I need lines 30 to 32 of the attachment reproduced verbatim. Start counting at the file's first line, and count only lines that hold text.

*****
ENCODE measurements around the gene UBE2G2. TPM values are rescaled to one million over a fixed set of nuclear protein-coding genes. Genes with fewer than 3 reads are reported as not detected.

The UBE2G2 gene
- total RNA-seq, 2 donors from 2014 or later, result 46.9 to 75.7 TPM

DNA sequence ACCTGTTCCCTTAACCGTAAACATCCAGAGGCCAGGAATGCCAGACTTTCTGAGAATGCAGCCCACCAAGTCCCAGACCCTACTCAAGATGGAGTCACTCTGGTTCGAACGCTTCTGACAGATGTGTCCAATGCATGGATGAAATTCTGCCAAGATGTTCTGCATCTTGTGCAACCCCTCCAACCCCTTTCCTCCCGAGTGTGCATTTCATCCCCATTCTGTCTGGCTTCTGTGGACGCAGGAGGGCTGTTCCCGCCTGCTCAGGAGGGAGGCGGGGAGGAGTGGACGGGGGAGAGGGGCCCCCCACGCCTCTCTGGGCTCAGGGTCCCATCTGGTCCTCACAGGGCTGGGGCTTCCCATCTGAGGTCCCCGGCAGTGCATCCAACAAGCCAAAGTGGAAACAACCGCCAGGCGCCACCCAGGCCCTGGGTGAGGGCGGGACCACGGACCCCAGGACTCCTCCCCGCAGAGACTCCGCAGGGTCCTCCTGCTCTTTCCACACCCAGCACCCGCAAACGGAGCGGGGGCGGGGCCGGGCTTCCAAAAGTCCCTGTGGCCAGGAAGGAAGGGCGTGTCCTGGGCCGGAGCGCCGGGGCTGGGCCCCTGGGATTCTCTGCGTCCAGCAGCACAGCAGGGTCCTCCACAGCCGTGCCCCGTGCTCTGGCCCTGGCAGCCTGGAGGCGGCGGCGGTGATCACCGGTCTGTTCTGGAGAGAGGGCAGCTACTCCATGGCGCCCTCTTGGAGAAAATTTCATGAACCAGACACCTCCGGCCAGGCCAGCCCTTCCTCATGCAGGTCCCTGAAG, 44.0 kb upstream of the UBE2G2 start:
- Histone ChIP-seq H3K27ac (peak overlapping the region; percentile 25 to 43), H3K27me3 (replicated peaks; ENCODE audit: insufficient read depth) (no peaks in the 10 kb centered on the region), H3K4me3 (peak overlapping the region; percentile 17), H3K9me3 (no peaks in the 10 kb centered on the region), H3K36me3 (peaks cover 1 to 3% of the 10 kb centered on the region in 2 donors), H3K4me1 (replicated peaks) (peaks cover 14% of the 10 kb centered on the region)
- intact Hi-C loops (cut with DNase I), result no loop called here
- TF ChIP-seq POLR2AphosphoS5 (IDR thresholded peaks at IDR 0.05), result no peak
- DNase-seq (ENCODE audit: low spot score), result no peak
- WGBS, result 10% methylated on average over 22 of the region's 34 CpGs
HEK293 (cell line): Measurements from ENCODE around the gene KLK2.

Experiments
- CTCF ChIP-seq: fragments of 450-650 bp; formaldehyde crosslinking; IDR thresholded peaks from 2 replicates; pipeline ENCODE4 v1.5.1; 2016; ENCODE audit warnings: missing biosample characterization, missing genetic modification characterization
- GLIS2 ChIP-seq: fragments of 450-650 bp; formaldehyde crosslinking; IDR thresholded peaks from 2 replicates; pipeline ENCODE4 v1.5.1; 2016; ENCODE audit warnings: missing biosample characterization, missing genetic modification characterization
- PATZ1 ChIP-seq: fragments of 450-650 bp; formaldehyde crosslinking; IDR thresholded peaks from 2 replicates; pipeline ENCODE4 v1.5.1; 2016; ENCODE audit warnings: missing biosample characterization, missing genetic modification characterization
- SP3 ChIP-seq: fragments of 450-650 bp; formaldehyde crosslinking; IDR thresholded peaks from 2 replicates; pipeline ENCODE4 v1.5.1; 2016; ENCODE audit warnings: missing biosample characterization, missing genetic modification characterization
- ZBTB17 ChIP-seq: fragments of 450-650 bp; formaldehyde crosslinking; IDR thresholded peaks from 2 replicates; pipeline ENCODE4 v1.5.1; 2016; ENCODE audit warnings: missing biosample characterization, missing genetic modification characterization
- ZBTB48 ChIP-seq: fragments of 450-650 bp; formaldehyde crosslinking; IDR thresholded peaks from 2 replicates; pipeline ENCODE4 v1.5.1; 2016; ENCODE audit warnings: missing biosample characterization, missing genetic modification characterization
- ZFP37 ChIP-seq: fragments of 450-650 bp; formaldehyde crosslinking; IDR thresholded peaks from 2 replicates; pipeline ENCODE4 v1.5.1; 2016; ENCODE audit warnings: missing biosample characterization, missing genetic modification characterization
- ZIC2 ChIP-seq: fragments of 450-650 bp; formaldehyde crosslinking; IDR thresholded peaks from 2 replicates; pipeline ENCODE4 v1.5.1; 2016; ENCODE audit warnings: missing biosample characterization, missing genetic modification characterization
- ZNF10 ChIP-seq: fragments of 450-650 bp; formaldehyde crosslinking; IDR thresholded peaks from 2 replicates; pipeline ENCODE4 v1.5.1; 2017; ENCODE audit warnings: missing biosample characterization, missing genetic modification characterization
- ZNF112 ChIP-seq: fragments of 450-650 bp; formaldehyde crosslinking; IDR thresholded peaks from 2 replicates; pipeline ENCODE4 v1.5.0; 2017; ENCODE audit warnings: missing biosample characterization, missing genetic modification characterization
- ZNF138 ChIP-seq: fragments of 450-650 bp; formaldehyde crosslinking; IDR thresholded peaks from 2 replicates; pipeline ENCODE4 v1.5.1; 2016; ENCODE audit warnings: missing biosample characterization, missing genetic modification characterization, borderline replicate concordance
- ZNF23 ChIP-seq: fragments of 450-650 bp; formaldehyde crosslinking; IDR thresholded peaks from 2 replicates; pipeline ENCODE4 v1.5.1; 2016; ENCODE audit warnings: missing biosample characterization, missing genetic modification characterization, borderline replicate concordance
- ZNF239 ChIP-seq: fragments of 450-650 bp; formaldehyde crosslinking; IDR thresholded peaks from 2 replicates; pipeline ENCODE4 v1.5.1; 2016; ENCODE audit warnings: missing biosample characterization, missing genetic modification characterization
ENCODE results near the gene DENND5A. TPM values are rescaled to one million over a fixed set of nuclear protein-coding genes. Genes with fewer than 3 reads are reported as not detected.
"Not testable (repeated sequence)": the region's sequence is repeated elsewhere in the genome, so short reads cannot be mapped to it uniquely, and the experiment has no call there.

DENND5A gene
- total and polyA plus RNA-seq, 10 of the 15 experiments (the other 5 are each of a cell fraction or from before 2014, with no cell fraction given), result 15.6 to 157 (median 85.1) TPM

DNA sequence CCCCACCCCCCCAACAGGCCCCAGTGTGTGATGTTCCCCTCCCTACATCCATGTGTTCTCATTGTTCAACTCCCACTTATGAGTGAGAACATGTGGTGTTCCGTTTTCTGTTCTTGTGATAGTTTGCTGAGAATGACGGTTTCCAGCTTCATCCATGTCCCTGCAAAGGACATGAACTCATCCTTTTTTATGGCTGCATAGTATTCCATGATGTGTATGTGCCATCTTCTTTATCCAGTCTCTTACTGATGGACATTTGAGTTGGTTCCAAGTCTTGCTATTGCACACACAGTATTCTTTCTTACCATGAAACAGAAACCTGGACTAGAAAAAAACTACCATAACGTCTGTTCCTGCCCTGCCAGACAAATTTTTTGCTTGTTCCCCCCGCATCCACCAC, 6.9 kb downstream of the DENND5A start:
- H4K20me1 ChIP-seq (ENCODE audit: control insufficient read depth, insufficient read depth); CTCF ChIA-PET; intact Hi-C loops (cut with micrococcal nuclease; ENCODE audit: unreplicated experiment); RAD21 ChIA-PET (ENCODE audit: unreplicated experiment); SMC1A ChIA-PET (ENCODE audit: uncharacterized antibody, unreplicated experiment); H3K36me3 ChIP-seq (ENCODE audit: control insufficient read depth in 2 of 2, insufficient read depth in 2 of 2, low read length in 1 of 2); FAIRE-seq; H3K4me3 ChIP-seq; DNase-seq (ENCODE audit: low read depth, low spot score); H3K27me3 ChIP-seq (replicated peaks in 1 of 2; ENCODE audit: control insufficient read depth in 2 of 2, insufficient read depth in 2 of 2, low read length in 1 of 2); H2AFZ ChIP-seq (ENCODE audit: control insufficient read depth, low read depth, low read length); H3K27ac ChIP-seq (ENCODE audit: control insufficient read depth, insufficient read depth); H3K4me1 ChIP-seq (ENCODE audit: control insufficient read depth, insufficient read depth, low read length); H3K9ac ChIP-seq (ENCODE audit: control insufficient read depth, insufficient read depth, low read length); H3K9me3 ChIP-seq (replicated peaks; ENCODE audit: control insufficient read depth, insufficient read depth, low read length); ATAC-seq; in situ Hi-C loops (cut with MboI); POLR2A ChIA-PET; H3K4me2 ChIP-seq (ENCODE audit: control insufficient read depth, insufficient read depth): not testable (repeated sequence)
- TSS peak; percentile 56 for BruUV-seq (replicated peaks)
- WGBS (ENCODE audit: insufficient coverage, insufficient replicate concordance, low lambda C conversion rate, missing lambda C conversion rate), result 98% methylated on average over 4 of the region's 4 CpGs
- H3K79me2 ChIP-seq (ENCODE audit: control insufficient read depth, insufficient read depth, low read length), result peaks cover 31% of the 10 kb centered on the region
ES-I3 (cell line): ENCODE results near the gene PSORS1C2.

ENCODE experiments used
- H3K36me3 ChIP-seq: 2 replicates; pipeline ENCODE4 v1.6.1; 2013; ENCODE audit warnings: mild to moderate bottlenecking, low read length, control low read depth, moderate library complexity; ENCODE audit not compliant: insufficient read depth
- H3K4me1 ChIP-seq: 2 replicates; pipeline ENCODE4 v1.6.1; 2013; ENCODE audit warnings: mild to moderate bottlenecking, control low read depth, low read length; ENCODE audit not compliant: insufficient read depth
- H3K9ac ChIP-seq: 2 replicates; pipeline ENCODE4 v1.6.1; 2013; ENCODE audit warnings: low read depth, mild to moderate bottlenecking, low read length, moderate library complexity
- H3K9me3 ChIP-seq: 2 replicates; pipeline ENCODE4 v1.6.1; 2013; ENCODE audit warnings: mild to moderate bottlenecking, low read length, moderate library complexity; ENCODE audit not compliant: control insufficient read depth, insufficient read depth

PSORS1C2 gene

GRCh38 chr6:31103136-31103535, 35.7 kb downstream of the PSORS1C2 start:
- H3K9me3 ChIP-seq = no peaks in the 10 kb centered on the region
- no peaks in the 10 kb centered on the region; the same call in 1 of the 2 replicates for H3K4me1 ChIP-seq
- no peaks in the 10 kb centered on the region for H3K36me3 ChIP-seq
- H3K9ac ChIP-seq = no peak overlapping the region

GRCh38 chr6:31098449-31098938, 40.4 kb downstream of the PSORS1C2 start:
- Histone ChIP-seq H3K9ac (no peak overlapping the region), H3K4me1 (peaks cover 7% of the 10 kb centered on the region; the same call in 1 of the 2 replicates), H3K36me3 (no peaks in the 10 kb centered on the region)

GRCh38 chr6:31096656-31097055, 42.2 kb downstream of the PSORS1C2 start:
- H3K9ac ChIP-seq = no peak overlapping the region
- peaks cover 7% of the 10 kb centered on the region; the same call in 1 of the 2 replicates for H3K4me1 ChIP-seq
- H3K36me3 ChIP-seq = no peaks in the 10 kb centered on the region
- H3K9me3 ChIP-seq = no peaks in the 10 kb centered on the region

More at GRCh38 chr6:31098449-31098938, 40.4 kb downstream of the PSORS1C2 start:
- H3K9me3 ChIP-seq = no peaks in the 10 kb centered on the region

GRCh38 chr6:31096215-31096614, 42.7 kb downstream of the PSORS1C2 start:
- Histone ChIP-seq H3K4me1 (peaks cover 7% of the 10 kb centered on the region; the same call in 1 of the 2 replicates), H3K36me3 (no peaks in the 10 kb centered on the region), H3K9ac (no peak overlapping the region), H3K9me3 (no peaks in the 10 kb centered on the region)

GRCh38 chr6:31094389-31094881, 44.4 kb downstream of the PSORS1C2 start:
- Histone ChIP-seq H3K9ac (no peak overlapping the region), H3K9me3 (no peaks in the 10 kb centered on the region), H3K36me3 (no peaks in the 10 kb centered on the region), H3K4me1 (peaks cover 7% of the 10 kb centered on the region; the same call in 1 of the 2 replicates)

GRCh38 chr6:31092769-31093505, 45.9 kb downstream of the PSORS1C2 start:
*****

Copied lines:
- H4K20me1 ChIP-seq (ENCODE audit: control insufficient read depth, insufficient read depth); CTCF ChIA-PET; intact Hi-C loops (cut with micrococcal nuclease; ENCODE audit: unreplicated experiment); RAD21 ChIA-PET (ENCODE audit: unreplicated experiment); SMC1A ChIA-PET (ENCODE audit: uncharacterized antibody, unreplicated experiment); H3K36me3 ChIP-seq (ENCODE audit: control insufficient read depth in 2 of 2, insufficient read depth in 2 of 2, low read length in 1 of 2); FAIRE-seq; H3K4me3 ChIP-seq; DNase-seq (ENCODE audit: low read depth, low spot score); H3K27me3 ChIP-seq (replicated peaks in 1 of 2; ENCODE audit: control insufficient read depth in 2 of 2, insufficient read depth in 2 of 2, low read length in 1 of 2); H2AFZ ChIP-seq (ENCODE audit: control insufficient read depth, low read depth, low read length); H3K27ac ChIP-seq (ENCODE audit: control insufficient read depth, insufficient read depth); H3K4me1 ChIP-seq (ENCODE audit: control insufficient read depth, insufficient read depth, low read length); H3K9ac ChIP-seq (ENCODE audit: control insufficient read depth, insufficient read depth, low read length); H3K9me3 ChIP-seq (replicated peaks; ENCODE audit: control insufficient read depth, insufficient read depth, low read length); ATAC-seq; in situ Hi-C loops (cut with MboI); POLR2A ChIA-PET; H3K4me2 ChIP-seq (ENCODE audit: control insufficient read depth, insufficient read depth): not testable (repeated sequence)
- TSS peak; percentile 56 for BruUV-seq (replicated peaks)
- WGBS (ENCODE audit: insufficient coverage, insufficient replicate concordance, low lambda C conversion rate, missing lambda C conversion rate), result 98% methylated on average over 4 of the region's 4 CpGs